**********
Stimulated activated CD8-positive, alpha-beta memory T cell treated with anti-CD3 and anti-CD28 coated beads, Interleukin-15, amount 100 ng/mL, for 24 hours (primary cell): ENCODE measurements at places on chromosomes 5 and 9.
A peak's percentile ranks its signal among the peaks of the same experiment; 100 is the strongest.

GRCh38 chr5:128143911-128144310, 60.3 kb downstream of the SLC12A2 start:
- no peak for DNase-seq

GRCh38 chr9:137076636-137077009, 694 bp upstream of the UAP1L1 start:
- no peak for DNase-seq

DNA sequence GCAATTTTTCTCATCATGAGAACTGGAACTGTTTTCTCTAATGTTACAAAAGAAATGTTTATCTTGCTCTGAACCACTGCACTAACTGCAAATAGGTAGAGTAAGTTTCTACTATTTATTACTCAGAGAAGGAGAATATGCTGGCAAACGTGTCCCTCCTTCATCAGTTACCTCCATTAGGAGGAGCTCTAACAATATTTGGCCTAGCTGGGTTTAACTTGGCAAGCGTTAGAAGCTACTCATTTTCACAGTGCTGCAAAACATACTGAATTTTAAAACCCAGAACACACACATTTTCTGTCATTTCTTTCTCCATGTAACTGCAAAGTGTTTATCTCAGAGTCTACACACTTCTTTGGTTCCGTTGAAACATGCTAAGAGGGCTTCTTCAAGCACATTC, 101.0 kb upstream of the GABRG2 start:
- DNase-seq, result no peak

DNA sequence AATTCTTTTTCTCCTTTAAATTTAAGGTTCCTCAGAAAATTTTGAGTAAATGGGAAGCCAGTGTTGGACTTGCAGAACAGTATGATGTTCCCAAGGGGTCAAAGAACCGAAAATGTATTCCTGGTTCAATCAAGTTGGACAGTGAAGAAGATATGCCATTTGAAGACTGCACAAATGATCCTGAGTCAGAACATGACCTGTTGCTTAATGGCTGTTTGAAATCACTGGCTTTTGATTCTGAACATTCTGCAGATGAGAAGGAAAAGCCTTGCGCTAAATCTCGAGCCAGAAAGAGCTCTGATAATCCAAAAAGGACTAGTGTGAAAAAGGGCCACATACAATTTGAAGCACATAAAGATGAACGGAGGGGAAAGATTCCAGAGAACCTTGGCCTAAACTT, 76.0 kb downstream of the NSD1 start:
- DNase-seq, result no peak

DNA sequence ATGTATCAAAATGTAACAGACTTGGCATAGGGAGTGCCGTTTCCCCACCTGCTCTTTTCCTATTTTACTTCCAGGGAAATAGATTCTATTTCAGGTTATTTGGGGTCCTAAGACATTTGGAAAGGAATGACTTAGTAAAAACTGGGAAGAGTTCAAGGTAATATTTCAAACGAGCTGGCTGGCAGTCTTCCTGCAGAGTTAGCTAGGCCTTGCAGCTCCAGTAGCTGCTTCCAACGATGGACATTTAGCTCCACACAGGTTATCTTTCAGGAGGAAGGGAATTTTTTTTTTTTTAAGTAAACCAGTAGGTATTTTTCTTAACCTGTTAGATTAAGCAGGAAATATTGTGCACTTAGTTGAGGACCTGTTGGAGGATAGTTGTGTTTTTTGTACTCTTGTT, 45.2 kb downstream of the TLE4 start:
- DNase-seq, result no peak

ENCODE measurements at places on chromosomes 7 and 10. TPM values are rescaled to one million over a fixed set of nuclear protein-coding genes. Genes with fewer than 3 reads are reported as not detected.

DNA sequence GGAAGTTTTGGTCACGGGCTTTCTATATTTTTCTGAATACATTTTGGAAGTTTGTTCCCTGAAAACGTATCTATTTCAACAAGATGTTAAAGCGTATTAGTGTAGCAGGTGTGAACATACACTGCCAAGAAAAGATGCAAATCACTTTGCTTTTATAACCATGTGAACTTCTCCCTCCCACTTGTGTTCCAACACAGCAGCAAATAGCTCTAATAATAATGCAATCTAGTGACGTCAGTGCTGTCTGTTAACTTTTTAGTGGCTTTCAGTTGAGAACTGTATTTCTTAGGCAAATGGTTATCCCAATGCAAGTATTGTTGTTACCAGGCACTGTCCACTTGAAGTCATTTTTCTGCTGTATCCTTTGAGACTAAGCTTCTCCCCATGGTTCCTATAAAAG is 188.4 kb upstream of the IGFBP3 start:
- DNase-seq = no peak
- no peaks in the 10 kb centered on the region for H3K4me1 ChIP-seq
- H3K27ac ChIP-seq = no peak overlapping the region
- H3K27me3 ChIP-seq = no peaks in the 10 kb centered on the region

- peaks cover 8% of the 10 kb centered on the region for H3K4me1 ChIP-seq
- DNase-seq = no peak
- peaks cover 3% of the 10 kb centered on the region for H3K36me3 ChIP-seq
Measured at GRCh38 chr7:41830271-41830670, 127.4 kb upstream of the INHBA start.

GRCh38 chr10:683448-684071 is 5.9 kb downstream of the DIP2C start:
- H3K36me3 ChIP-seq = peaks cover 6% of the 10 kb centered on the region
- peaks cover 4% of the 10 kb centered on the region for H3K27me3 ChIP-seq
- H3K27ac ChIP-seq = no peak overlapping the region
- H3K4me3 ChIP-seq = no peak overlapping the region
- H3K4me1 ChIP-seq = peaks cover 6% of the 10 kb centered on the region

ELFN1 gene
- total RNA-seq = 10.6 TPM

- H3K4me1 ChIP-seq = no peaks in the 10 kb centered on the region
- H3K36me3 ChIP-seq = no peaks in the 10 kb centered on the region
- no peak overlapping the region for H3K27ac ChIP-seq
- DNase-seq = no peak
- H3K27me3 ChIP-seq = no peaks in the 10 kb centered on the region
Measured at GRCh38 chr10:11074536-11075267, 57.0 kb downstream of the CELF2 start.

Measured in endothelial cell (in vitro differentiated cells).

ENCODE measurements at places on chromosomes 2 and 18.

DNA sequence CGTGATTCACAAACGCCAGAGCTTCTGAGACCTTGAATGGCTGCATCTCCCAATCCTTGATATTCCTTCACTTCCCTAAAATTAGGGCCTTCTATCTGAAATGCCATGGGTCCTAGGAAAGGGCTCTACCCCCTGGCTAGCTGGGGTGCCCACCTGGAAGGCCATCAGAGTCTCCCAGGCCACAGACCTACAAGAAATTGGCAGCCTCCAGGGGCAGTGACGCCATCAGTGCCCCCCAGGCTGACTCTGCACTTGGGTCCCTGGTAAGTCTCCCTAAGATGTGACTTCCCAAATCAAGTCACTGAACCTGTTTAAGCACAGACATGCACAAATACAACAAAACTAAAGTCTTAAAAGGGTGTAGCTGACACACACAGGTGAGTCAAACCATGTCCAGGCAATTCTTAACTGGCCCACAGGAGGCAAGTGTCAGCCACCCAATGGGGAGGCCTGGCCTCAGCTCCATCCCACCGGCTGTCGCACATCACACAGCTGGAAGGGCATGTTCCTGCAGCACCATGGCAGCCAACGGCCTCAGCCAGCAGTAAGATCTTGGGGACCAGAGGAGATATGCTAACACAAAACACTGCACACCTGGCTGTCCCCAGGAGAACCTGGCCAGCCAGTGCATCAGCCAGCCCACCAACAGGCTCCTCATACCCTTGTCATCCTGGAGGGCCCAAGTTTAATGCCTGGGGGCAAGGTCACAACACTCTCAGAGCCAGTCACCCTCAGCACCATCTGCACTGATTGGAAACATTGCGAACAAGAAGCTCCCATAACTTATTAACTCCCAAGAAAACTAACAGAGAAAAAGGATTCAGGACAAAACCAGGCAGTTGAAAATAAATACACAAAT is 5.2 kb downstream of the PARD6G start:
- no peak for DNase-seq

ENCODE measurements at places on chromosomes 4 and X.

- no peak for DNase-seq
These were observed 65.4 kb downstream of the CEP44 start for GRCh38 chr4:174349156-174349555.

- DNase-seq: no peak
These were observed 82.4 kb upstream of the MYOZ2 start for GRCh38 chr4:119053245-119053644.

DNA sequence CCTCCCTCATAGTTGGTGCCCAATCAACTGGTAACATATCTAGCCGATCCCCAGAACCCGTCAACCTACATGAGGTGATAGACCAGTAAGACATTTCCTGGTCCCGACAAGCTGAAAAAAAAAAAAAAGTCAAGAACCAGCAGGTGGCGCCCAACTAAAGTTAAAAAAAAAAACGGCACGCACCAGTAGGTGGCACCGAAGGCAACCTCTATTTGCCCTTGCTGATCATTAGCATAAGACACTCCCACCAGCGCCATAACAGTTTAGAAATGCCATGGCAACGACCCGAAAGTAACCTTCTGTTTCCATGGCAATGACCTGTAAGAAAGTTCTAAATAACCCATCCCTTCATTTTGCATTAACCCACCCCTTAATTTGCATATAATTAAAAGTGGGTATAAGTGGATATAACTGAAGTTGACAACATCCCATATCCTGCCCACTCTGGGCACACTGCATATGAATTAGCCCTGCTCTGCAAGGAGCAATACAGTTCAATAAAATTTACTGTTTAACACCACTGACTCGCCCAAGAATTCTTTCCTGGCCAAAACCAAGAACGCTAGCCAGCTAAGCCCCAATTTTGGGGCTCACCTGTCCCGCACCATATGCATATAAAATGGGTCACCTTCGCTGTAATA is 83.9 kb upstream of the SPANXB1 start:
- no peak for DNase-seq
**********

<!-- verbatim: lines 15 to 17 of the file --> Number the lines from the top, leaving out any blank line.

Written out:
- DNase-seq = no peak
- no peaks in the 10 kb centered on the region for H3K4me1 ChIP-seq
- H3K27ac ChIP-seq = no peak overlapping the region